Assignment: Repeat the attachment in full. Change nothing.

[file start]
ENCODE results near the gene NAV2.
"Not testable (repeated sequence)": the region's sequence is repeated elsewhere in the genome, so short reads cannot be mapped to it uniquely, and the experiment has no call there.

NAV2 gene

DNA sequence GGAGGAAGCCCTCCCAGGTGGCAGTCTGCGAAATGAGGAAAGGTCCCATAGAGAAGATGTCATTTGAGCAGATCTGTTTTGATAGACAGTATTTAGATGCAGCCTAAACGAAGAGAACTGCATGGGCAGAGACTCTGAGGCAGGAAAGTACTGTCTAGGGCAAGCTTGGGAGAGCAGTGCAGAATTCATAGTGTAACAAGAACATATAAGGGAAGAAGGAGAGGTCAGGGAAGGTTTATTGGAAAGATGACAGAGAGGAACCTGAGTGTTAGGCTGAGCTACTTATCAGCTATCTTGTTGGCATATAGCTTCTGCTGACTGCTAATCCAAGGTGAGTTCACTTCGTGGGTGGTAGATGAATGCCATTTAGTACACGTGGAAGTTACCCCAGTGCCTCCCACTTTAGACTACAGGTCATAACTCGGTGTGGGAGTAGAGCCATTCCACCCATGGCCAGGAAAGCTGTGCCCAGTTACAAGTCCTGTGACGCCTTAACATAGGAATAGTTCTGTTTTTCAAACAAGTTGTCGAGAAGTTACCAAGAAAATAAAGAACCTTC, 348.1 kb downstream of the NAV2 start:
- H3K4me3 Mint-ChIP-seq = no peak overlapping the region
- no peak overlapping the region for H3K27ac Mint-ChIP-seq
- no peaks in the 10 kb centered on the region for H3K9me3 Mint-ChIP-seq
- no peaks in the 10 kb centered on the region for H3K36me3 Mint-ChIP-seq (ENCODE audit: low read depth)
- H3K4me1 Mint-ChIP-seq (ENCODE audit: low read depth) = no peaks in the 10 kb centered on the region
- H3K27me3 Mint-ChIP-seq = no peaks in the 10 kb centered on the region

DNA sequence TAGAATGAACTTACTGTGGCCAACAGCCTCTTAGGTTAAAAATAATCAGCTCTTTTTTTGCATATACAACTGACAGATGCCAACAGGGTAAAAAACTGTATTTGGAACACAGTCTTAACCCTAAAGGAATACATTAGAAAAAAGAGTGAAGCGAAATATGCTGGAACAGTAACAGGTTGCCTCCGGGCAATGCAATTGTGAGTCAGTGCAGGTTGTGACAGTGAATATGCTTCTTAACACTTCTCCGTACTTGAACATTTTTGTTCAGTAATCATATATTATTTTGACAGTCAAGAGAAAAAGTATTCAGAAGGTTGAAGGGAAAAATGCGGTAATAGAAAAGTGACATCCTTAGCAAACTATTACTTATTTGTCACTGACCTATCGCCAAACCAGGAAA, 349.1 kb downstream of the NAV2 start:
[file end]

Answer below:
ENCODE results near the gene NAV2.
"Not testable (repeated sequence)": the region's sequence is repeated elsewhere in the genome, so short reads cannot be mapped to it uniquely, and the experiment has no call there.

NAV2 gene

DNA sequence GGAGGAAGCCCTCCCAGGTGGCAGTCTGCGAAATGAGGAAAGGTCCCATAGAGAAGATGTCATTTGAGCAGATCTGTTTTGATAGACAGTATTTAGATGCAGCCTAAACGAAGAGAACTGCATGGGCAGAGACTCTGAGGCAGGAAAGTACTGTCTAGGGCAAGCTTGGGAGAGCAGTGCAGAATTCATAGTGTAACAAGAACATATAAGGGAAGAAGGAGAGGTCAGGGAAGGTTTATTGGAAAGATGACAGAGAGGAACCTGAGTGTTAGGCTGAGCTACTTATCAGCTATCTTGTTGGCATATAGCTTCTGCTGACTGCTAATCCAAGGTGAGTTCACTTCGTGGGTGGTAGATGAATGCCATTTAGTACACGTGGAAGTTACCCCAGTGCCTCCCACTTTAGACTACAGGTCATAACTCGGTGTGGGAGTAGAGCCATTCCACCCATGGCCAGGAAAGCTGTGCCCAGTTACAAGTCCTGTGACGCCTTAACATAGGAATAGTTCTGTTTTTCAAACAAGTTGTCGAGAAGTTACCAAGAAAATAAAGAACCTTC, 348.1 kb downstream of the NAV2 start:
- H3K4me3 Mint-ChIP-seq = no peak overlapping the region
- no peak overlapping the region for H3K27ac Mint-ChIP-seq
- no peaks in the 10 kb centered on the region for H3K9me3 Mint-ChIP-seq
- no peaks in the 10 kb centered on the region for H3K36me3 Mint-ChIP-seq (ENCODE audit: low read depth)
- H3K4me1 Mint-ChIP-seq (ENCODE audit: low read depth) = no peaks in the 10 kb centered on the region
- H3K27me3 Mint-ChIP-seq = no peaks in the 10 kb centered on the region

DNA sequence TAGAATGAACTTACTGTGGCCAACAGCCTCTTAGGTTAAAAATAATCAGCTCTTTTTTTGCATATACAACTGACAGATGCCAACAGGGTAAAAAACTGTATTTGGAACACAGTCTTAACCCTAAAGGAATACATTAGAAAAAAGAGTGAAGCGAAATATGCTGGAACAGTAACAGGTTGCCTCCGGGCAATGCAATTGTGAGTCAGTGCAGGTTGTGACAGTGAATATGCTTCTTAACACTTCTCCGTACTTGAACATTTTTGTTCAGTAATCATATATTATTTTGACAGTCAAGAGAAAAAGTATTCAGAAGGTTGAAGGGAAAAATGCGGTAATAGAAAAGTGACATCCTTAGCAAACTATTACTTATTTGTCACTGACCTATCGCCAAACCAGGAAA, 349.1 kb downstream of the NAV2 start: